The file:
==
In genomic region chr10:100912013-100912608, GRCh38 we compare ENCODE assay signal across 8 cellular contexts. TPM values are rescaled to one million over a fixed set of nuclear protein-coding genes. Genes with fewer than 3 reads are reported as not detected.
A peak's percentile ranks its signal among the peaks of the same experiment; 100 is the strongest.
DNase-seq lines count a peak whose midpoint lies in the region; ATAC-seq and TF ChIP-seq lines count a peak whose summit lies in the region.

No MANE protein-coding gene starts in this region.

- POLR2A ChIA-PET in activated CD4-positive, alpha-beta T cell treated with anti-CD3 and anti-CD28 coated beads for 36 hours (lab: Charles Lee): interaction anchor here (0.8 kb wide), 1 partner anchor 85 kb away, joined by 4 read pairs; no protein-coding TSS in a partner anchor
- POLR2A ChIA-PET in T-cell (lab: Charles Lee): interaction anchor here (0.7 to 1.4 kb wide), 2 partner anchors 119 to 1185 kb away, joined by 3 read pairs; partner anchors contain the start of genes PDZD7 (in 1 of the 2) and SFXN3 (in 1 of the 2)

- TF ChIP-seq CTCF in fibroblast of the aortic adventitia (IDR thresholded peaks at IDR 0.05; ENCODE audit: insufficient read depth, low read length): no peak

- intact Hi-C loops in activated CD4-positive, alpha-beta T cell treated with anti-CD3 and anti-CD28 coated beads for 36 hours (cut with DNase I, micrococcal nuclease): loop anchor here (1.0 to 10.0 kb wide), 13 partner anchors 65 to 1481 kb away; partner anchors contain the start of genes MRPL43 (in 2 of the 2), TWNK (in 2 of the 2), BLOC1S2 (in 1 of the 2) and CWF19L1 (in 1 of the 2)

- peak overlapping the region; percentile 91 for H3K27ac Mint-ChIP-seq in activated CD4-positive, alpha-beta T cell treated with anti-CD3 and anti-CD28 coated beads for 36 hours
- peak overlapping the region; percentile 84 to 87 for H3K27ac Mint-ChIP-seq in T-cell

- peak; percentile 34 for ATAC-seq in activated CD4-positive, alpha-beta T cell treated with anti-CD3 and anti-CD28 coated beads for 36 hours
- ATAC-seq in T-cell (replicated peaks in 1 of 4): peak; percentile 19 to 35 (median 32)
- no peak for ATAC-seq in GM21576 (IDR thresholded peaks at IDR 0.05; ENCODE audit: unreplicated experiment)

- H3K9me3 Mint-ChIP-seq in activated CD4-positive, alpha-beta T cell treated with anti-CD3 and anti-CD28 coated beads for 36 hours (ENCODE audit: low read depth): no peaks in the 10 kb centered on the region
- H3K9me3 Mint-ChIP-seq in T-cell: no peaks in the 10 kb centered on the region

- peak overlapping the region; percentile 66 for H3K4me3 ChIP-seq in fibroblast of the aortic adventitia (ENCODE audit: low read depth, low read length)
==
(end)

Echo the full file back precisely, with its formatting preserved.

In genomic region chr10:100912013-100912608, GRCh38 we compare ENCODE assay signal across 8 cellular contexts. TPM values are rescaled to one million over a fixed set of nuclear protein-coding genes. Genes with fewer than 3 reads are reported as not detected.
A peak's percentile ranks its signal among the peaks of the same experiment; 100 is the strongest.
DNase-seq lines count a peak whose midpoint lies in the region; ATAC-seq and TF ChIP-seq lines count a peak whose summit lies in the region.

No MANE protein-coding gene starts in this region.

- POLR2A ChIA-PET in activated CD4-positive, alpha-beta T cell treated with anti-CD3 and anti-CD28 coated beads for 36 hours (lab: Charles Lee): interaction anchor here (0.8 kb wide), 1 partner anchor 85 kb away, joined by 4 read pairs; no protein-coding TSS in a partner anchor
- POLR2A ChIA-PET in T-cell (lab: Charles Lee): interaction anchor here (0.7 to 1.4 kb wide), 2 partner anchors 119 to 1185 kb away, joined by 3 read pairs; partner anchors contain the start of genes PDZD7 (in 1 of the 2) and SFXN3 (in 1 of the 2)

- TF ChIP-seq CTCF in fibroblast of the aortic adventitia (IDR thresholded peaks at IDR 0.05; ENCODE audit: insufficient read depth, low read length): no peak

- intact Hi-C loops in activated CD4-positive, alpha-beta T cell treated with anti-CD3 and anti-CD28 coated beads for 36 hours (cut with DNase I, micrococcal nuclease): loop anchor here (1.0 to 10.0 kb wide), 13 partner anchors 65 to 1481 kb away; partner anchors contain the start of genes MRPL43 (in 2 of the 2), TWNK (in 2 of the 2), BLOC1S2 (in 1 of the 2) and CWF19L1 (in 1 of the 2)

- peak overlapping the region; percentile 91 for H3K27ac Mint-ChIP-seq in activated CD4-positive, alpha-beta T cell treated with anti-CD3 and anti-CD28 coated beads for 36 hours
- peak overlapping the region; percentile 84 to 87 for H3K27ac Mint-ChIP-seq in T-cell

- peak; percentile 34 for ATAC-seq in activated CD4-positive, alpha-beta T cell treated with anti-CD3 and anti-CD28 coated beads for 36 hours
- ATAC-seq in T-cell (replicated peaks in 1 of 4): peak; percentile 19 to 35 (median 32)
- no peak for ATAC-seq in GM21576 (IDR thresholded peaks at IDR 0.05; ENCODE audit: unreplicated experiment)

- H3K9me3 Mint-ChIP-seq in activated CD4-positive, alpha-beta T cell treated with anti-CD3 and anti-CD28 coated beads for 36 hours (ENCODE audit: low read depth): no peaks in the 10 kb centered on the region
- H3K9me3 Mint-ChIP-seq in T-cell: no peaks in the 10 kb centered on the region

- peak overlapping the region; percentile 66 for H3K4me3 ChIP-seq in fibroblast of the aortic adventitia (ENCODE audit: low read depth, low read length)